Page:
Recently it was discovered, despite the Obama administration’s promise the uranium would not be exported, the deadly mineral was exported to Canada and then on to Europe and Asia.

Port Canaveral

In the previous two examples, CFIUS investigated and approved deals despite glaring national security risks. In the Port Canaveral example, Treasury Secretary Jack Lew couldn’t even be bothered to investigate.

In 2014, the U.S. awarded Gulftainer a 35-year lease to operate the cargo terminal at Port Canaveral, Florida. The problem is Gulftainer is a UAE-based company with ties to very shady people, and the port is literally “inside the wire.” The port sits between two Air Force bases, next to a Navy nuclear submarine base, and NASA’s Kennedy Space Center, all points of extreme importance to national security.

Gulftainer is a subsidiary of the Crescent group, a multinational headquartered out of the United Arab Emirates. The Chairman of Crescent group is a man by the name of Hamid Jafar. His brother is the person of interest. His brother and business partner is Dr. Jafar Dhia Jafar, an Iraqi nuclear physicist, the former Vice Chairman of the Iraq Atomic Energy Commission, and widely known as the father of Iraq’s nuclear program.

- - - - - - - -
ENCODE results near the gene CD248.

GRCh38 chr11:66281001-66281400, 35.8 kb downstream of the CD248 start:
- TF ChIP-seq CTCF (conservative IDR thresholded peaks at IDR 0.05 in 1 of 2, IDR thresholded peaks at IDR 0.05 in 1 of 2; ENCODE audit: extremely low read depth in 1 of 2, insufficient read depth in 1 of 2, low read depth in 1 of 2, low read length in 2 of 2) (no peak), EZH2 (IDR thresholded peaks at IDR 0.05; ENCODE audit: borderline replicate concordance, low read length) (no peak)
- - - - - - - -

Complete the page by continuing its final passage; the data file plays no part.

The Crescent Group also signed a joint venture with Russian Technologies (Rostec). Rostec is the parent company of Rosoboronexport, the exporter of the Club-K container cruise missile launch system. The Club-K is designed to look like an ordinary shipping container, except it has four cruise missiles inside. Russia has already sold the system to Iran, and Iran has practiced launching missiles from cargo ships. Robert Hewson of Jane’s Defense Weekly stated, “At a stroke, the Club-K gives a long-range precision strike capability to ordinary vehicles that can be moved to almost any place on earth without attracting attention,” when discussing the system.

Gulftainer also has ties to Iran. The company is a majority stakeholder and business partner in Gulf Stevedoing and Contracting Company (GSCCO), the cofounders of that company, Kuwait and Gulf Link Transport Company (KGL), have been investigated for money laundering to Iran.

Maybe nothing is wrong with this transaction, but the company seems to be at the center of an awful lot of nefarious actions, and the idea that Jack Lew didn’t even conduct a National Security Threat Analysis of Gulftainer screams “look over here.”

CFIUS handed over the nation’s manufacturing capability to China, gave part of the country’s uranium supply to Russia, and opened the door for hostile actors to come in the front door. Clearly the system is broken. Congress needs to launch an investigation into CFIUS and understand its weaknesses while putting additional safeguards in place to stop future damaging transitions.

Printus LeBlanc is a contributing editor at Americans for Limited Government.